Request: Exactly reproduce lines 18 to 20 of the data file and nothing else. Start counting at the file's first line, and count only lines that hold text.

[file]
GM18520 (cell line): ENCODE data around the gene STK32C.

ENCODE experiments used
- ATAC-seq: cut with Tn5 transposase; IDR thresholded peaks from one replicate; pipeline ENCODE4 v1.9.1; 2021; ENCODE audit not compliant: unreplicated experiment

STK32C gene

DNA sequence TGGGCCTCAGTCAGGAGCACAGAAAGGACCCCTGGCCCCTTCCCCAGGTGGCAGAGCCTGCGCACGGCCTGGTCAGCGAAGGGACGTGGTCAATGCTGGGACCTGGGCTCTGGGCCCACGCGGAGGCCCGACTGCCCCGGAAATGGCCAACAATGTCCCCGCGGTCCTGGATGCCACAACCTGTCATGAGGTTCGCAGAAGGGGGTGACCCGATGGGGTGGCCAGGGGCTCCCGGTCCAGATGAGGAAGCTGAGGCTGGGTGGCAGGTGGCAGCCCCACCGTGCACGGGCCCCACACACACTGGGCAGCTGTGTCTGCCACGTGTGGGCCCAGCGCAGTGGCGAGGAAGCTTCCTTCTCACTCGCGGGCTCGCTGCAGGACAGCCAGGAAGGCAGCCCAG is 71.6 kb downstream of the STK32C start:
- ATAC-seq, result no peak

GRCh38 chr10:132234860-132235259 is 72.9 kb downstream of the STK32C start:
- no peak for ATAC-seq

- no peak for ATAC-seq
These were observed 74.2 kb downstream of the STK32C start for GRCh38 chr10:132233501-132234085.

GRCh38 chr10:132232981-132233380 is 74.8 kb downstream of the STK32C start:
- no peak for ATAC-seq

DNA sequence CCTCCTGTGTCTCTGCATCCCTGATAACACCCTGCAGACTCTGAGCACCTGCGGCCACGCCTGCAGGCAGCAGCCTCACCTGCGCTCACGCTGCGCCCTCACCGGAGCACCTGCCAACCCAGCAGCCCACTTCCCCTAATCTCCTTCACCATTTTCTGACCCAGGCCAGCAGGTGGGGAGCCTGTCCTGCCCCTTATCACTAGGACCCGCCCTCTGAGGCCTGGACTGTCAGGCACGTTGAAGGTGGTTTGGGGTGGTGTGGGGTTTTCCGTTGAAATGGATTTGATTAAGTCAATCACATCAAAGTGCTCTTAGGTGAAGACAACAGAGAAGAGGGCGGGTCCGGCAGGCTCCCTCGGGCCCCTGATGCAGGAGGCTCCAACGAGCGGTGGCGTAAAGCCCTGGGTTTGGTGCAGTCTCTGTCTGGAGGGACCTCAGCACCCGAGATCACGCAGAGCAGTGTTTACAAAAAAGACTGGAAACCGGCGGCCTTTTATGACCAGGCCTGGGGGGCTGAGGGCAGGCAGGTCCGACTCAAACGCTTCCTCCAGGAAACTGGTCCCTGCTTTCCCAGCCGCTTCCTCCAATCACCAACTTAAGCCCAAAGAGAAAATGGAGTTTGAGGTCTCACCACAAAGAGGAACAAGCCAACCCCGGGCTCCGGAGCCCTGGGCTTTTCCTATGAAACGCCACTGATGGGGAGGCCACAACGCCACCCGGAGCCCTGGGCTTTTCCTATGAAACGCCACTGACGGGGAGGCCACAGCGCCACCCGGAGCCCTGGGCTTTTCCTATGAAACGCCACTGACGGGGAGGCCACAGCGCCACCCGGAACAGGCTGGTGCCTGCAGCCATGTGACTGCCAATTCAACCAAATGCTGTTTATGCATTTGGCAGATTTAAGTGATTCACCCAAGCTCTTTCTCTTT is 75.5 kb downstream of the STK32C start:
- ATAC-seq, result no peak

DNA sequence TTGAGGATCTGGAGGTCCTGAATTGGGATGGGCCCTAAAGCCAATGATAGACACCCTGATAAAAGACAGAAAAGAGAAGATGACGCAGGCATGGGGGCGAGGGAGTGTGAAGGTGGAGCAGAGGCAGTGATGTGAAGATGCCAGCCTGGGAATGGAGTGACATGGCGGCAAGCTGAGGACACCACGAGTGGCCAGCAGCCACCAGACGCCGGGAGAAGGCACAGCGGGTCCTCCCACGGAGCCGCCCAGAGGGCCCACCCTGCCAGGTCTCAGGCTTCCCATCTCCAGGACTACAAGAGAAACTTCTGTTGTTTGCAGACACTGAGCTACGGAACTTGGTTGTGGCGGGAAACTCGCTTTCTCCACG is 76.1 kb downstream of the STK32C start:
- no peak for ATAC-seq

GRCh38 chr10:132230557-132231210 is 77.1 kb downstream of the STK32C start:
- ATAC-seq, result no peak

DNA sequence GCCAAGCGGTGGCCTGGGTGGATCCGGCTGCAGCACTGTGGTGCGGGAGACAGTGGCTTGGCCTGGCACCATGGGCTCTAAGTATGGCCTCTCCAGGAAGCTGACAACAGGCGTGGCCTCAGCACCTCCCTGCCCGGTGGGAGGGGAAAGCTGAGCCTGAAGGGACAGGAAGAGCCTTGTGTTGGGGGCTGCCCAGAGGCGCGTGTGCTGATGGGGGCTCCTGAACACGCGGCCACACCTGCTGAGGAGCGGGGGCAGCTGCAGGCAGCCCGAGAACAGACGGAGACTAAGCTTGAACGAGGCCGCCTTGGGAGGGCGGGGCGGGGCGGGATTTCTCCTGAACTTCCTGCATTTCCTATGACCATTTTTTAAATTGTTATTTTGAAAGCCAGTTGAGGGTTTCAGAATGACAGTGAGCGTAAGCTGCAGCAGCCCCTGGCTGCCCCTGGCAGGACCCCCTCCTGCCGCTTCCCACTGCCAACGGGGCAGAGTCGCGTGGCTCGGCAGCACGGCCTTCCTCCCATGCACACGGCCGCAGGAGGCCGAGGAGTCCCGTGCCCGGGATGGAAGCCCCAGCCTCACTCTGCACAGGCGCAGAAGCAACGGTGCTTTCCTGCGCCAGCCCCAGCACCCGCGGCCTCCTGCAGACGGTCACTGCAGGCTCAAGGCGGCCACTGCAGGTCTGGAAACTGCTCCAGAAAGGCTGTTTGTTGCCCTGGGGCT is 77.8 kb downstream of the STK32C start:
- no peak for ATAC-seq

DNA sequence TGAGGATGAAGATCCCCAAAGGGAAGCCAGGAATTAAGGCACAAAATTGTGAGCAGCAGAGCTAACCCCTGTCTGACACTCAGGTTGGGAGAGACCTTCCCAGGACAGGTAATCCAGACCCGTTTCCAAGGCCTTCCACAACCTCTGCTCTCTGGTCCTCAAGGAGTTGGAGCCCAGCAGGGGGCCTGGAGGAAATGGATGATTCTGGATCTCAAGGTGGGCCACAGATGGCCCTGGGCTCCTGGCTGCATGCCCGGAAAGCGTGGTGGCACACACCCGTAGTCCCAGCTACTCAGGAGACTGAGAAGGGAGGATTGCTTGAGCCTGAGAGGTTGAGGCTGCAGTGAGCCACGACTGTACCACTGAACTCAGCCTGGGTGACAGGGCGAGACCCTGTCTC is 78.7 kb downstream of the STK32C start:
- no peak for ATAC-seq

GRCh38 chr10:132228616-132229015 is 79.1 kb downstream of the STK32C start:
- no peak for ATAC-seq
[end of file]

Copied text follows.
- ATAC-seq, result no peak

DNA sequence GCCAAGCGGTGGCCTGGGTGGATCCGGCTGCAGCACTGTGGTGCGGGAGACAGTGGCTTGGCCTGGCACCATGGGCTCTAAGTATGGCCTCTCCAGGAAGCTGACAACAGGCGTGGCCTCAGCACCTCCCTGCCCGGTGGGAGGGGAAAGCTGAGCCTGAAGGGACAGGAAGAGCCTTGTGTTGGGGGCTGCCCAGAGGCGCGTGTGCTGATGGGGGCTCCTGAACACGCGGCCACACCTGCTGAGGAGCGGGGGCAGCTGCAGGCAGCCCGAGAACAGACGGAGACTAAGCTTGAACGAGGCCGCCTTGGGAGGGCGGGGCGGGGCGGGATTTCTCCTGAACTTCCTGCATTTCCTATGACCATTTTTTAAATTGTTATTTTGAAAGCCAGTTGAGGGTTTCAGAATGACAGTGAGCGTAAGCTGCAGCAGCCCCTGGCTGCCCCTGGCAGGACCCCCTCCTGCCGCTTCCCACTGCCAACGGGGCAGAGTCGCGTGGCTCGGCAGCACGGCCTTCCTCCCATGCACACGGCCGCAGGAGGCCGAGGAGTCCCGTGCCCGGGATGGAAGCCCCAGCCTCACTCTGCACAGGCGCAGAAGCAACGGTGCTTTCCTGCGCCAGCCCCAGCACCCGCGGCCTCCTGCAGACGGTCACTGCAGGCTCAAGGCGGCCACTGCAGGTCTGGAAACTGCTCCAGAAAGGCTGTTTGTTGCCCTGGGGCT is 77.8 kb downstream of the STK32C start:
- no peak for ATAC-seq